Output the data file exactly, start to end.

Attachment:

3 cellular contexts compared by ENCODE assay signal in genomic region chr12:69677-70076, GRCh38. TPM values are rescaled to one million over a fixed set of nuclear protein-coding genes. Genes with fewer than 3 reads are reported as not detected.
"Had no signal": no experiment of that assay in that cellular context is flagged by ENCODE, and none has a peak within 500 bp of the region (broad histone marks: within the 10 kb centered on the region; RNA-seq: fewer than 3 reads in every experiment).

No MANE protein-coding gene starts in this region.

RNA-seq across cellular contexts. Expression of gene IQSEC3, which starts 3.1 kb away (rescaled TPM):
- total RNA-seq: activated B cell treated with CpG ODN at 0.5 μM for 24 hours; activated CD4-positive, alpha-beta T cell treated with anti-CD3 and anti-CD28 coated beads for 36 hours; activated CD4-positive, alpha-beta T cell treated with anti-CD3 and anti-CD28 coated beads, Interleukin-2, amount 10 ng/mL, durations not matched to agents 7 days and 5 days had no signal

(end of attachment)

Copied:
3 cellular contexts compared by ENCODE assay signal in genomic region chr12:69677-70076, GRCh38. TPM values are rescaled to one million over a fixed set of nuclear protein-coding genes. Genes with fewer than 3 reads are reported as not detected.
"Had no signal": no experiment of that assay in that cellular context is flagged by ENCODE, and none has a peak within 500 bp of the region (broad histone marks: within the 10 kb centered on the region; RNA-seq: fewer than 3 reads in every experiment).

No MANE protein-coding gene starts in this region.

RNA-seq across cellular contexts. Expression of gene IQSEC3, which starts 3.1 kb away (rescaled TPM):
- total RNA-seq: activated B cell treated with CpG ODN at 0.5 μM for 24 hours; activated CD4-positive, alpha-beta T cell treated with anti-CD3 and anti-CD28 coated beads for 36 hours; activated CD4-positive, alpha-beta T cell treated with anti-CD3 and anti-CD28 coated beads, Interleukin-2, amount 10 ng/mL, durations not matched to agents 7 days and 5 days had no signal